Caitlyn: I like the smaller class sizes. We also could bring in our pets to help with our learning. I brought in my medical alert dog that could detect an asthma attack three hours before it would happen.


What was your favorite part of your program at Carrington College?

Corie: All of it because there was so much information. If I had to pick, I’d probably say compounding because we would mix different things and see how they’d react. I also liked the retail part because that is what I do now.


Caitlyn: I enjoyed learning how to use an IV catheter on a cat and perform blood draws.


What was the most challenging part of your program?

Corie: Math was the most challenging aspect for me because there are so many different ways we have to do it for our job, depending on what we are dispensing. There are ointments, creams, liquids, etcetera. Then we have weights, pediatric vs. adult dosages, and so on. Also, the externship is fast-paced compared to school, so you must adjust to that.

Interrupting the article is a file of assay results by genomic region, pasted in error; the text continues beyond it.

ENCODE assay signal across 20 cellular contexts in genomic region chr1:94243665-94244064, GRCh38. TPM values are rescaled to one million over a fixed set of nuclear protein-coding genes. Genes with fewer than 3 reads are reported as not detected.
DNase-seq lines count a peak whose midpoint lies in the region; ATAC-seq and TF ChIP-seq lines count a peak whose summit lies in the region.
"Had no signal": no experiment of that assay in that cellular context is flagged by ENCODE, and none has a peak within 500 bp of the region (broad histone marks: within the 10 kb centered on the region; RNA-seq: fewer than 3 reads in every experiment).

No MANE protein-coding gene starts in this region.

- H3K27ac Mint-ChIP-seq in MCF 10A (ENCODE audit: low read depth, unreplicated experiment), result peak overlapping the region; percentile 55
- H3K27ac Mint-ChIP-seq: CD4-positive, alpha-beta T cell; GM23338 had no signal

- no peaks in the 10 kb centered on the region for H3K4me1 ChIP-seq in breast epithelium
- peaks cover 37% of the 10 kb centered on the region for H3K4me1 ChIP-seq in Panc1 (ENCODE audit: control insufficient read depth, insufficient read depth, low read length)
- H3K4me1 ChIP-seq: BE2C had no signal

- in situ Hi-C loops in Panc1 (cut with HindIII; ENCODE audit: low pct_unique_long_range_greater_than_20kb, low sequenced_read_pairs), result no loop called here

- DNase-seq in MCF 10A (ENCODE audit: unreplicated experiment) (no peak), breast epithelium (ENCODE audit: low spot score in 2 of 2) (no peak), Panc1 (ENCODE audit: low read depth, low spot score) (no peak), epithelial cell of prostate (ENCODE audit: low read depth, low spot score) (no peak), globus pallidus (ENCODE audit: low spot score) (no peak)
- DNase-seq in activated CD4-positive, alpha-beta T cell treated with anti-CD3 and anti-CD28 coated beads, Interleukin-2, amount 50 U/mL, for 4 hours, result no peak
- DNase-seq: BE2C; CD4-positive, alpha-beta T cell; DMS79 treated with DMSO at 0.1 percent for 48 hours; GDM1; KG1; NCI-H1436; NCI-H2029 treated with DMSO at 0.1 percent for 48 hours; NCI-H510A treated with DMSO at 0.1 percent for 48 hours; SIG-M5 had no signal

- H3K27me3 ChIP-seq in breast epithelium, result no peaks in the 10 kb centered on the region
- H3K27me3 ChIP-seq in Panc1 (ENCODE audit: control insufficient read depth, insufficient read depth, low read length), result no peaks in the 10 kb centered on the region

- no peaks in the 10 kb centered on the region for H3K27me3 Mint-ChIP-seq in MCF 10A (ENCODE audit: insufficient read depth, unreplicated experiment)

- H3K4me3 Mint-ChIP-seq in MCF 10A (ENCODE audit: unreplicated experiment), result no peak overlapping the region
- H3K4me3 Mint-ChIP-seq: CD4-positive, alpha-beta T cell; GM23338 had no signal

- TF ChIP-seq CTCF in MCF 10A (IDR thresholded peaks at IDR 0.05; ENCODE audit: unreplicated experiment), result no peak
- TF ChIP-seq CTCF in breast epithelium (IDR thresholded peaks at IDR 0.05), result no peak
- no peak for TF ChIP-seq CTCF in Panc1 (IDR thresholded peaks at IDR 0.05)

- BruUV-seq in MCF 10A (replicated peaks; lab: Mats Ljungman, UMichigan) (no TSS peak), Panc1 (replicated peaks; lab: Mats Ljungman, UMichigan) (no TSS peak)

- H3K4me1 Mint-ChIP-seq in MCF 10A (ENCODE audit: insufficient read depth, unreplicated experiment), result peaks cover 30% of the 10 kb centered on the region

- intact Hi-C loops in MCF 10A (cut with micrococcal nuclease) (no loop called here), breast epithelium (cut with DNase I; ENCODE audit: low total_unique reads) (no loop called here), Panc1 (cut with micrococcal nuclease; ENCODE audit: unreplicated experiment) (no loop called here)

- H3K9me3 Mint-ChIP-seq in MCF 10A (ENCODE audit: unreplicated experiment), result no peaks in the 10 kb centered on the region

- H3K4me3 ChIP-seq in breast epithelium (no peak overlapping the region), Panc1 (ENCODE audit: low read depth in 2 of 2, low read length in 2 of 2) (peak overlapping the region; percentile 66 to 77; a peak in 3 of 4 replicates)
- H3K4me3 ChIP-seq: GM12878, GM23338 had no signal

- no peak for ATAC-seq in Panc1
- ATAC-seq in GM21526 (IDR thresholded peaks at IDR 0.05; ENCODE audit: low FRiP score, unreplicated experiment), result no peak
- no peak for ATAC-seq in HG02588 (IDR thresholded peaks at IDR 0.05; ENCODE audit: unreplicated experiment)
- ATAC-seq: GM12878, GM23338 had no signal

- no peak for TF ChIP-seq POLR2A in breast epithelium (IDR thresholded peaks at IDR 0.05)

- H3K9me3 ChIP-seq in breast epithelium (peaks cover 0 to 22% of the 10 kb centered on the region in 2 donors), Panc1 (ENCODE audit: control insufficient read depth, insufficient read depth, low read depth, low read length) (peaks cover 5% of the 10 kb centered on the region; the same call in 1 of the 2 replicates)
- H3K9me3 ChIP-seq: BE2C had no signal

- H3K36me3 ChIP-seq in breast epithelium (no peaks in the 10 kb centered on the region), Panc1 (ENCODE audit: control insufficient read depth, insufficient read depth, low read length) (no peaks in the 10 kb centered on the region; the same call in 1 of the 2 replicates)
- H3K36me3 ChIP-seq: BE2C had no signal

Caitlyn: The externship was the most challenging part for me because I expected things to come a bit easier than they did. I quickly realized that it takes practice for things to come easily.


Did you ever want to quit when you were in school?

Corie: I don’t think I ever wanted to quit. I was excited to finish. Caitlyn and I kind of turned it into a little bit of a competition over who can get better grades–mom or daughter? She would ride to school with me when I went there in the mornings. I had class at that time, and she could study onsite while she waited for her classes to start in the afternoon. Then, I could do my homework while she was in class. I would encourage her and she would say, “Mom, you can do this” if I was struggling.


Caitlyn: I had a different and more determined outlook being in the program than I did when I was younger. I also came home a couple of weeks into my externship to discover that my dog’s back legs were ice cold. He had three different types of cancer and so I had to put him down. I was motivated to stick with the program for him.


What got you through the challenging times?

Corie: The support system from the staff and teachers at the school. Also, my classmates and family were very supportive.


Caitlyn: My animals.


Are there any Carrington College instructors or staff members whom you would like to acknowledge?

Corie: Miss Tracey because she always has her door open to students, and is always willing to answer questions.